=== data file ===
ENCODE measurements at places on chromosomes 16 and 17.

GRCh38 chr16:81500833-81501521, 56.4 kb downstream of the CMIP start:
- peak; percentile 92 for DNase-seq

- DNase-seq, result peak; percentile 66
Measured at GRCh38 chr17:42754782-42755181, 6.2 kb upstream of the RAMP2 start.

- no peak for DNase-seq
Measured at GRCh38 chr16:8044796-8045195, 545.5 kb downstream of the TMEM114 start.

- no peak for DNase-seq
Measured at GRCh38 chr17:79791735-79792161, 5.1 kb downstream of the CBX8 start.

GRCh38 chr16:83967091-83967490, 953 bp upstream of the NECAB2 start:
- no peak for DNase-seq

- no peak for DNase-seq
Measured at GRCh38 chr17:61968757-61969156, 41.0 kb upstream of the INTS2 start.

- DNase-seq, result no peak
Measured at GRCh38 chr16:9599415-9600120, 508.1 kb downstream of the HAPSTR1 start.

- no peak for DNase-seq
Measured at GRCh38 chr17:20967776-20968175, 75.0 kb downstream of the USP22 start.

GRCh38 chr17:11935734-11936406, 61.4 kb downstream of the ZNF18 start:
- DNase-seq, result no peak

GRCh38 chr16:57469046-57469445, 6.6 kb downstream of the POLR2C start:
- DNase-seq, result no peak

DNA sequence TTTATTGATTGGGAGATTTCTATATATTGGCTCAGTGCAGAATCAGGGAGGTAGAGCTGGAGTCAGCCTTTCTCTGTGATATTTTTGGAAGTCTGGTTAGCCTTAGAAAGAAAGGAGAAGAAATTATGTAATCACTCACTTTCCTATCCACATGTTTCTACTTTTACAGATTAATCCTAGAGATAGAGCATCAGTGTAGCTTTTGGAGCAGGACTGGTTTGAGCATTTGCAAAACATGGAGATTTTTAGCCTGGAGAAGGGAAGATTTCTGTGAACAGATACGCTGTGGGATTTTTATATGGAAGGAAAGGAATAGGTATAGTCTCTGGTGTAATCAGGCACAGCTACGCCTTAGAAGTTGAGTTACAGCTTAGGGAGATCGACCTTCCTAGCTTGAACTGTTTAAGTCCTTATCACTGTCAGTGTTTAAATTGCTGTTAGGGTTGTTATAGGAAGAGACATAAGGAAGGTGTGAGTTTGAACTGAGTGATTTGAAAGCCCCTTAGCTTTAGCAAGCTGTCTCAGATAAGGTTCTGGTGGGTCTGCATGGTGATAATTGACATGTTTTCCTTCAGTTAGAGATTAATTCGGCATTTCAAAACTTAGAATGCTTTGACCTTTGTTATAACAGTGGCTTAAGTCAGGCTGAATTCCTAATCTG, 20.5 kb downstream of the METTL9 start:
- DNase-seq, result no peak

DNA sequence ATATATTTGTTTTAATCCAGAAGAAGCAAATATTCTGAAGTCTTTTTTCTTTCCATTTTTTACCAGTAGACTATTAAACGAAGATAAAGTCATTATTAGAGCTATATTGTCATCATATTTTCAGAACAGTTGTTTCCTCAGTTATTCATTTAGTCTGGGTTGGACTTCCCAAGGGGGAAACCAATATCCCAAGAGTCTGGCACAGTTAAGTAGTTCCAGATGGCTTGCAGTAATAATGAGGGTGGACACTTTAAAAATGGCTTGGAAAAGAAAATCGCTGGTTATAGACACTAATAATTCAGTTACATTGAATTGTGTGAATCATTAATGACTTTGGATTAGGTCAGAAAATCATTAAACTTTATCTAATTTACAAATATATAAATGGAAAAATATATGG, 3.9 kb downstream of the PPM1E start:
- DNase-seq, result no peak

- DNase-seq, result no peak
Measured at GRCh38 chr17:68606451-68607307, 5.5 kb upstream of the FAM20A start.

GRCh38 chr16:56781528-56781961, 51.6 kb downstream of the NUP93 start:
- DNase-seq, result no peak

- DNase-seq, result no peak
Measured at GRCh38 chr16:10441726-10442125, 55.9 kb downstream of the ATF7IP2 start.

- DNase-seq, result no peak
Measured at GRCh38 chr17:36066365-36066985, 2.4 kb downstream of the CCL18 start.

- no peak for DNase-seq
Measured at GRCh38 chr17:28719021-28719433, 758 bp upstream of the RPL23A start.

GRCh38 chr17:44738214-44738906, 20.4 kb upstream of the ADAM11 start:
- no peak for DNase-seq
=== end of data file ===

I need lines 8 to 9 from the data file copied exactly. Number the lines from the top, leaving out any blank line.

- no peak for DNase-seq
Measured at GRCh38 chr17:79791735-79792161, 5.1 kb downstream of the CBX8 start.